Peter Walker of Spawn Labs and Vircion Inc., based out of Austin, gave a talk last week for the Texas Advanced Computing Center that explained the company’s plan to break this mold in the realm of console gaming. Their ambition is to allow gamers to play their console games on any computer at any location. The central idea behind this technology is that remote servers will handle the processor-intensive rendering of graphics and other game computation, sending an audio/video stream of the processed results to the user’s computer. That would allow the client’s computer to strictly handle those AV streams, rather than be responsible for the serious number-crunching. Gamers would essentially be playing the AV streams of the processed results, which would be dictated by whatever input the player sent to the server.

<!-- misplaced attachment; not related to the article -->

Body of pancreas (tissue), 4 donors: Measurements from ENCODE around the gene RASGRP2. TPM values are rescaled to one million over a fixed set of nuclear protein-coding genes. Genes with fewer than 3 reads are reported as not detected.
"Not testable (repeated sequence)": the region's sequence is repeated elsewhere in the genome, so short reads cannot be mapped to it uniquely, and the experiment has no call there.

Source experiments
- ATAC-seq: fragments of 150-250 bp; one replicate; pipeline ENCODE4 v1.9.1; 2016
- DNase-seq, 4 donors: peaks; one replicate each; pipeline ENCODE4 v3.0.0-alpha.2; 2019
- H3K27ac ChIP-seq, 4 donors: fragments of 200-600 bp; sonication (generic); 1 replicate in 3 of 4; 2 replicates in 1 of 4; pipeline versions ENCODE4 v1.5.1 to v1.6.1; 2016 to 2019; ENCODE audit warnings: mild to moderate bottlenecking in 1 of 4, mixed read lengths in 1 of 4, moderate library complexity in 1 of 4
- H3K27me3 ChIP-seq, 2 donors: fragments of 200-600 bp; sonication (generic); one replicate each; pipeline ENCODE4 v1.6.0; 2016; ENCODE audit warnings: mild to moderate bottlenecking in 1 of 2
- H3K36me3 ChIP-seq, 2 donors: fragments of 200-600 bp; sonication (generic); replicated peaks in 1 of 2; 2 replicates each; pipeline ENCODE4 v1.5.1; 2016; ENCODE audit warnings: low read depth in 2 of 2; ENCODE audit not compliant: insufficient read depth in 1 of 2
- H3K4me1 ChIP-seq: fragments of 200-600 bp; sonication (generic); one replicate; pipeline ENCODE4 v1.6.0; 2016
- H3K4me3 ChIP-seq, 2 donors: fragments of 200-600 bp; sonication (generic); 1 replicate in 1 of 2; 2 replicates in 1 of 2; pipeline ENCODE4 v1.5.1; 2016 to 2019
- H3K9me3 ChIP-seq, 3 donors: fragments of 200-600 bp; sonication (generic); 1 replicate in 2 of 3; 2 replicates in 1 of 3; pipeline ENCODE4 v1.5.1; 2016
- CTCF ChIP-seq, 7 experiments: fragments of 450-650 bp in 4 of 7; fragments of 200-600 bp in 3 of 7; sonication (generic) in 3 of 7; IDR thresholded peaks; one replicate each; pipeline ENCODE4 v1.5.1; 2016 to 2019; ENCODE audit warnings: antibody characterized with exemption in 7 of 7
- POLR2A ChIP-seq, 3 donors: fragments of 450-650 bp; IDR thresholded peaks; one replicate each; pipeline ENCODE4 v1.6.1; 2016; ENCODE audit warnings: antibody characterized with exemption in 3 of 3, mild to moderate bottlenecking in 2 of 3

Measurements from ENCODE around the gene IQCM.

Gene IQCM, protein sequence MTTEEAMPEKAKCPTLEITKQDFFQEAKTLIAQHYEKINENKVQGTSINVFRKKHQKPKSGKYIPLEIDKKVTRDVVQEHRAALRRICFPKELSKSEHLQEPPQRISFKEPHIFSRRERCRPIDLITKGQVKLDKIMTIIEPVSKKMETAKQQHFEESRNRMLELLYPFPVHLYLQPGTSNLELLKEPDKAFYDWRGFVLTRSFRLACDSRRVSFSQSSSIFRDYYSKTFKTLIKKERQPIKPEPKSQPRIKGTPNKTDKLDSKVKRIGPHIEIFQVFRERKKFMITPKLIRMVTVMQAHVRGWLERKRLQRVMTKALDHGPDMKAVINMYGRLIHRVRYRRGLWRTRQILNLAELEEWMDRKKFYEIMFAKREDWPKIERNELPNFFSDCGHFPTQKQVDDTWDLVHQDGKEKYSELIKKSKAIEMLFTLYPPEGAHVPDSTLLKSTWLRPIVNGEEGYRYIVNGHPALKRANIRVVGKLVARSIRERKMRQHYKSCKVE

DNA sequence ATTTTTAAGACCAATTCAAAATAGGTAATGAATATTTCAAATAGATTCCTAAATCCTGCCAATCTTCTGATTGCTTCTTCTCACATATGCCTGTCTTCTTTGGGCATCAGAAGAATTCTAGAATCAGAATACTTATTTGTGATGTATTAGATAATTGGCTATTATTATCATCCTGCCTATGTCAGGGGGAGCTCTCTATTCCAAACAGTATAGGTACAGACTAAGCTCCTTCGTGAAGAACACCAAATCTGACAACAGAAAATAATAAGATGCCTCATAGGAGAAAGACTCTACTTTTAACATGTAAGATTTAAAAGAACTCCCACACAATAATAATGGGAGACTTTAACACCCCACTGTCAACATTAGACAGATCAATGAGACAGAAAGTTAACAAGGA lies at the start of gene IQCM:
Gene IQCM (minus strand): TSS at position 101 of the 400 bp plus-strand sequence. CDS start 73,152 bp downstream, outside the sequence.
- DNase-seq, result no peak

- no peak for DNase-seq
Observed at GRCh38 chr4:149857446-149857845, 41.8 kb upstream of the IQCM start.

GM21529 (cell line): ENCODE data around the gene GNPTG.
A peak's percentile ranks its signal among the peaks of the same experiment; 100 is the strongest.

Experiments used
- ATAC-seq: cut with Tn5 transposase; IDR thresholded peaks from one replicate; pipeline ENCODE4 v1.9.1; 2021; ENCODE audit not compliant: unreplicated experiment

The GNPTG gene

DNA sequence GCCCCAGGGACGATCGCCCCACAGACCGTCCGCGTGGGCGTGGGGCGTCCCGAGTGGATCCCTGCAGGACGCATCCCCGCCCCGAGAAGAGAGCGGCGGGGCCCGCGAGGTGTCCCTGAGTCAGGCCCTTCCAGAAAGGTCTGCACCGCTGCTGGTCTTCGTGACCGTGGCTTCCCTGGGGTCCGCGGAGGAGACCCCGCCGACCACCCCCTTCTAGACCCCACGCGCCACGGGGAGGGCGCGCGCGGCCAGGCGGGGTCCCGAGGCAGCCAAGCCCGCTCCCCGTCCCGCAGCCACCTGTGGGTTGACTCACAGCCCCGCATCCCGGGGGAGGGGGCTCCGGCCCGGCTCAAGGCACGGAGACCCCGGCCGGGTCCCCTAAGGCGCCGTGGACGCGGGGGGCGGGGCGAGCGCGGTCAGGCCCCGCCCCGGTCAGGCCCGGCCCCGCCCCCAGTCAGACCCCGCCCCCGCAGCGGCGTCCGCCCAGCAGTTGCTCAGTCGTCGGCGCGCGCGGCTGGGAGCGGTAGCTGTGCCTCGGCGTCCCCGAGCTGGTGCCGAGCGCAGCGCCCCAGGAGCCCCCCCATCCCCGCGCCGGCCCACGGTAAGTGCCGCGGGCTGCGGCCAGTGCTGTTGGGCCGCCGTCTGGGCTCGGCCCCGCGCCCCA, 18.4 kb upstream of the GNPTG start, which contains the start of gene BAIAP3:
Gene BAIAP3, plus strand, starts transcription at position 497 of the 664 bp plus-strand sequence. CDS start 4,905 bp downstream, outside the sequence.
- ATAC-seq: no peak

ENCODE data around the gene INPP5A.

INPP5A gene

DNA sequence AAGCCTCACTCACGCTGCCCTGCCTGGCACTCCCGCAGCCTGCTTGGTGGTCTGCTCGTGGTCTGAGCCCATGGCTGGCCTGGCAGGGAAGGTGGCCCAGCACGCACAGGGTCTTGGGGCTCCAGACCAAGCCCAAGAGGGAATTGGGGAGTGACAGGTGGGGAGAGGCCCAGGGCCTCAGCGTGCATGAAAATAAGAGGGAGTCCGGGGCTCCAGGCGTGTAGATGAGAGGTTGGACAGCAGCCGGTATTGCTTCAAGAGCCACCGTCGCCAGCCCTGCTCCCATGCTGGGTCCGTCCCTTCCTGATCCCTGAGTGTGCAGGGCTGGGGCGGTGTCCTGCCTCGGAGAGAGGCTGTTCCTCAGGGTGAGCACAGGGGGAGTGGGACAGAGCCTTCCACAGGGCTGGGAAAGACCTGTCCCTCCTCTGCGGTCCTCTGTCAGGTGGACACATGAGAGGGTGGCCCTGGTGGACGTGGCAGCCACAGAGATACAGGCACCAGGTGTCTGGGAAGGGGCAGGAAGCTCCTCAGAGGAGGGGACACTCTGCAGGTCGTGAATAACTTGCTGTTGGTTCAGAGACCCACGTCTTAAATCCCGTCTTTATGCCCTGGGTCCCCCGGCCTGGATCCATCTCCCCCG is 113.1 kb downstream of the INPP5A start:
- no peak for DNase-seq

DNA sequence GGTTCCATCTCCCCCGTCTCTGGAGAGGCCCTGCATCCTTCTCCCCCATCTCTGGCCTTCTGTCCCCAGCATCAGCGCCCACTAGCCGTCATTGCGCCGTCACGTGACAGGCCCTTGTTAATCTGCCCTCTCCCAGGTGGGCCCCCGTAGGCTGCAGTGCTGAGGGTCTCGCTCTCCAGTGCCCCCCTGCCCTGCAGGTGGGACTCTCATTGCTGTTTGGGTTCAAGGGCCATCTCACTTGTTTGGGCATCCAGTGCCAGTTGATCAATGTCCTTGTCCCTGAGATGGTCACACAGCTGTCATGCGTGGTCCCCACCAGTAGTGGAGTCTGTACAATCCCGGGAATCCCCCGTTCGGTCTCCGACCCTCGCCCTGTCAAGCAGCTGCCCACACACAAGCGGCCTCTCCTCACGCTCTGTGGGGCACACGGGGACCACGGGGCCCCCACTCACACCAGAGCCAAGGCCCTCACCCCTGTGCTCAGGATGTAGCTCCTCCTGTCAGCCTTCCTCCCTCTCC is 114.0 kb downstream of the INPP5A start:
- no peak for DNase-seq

Walker identified some trends in gaming: gigabyte requirements increase, as do CPU and GPU processing requirements. Moore’s Law seems to be in full effect. But Walker points out that cooling power can’t keep up. Already an increasing percent of battery power is spent just cooling the processing chips. As a result mobile platforms like laptops simply cannot pack the cooling power necessary to run resource-intensive games (at least not without burning your lap). Walker points out the success of smaller-scale games, but notes that these are a different kind of gaming experience, casual and less time-intensive than the likes of Call of Duty 4 or Mass Effect, and constitute a gaming experience of a different order. Spawn’s research is aimed at bringing the gaming experience of the most graphically intense console works to a mobile community.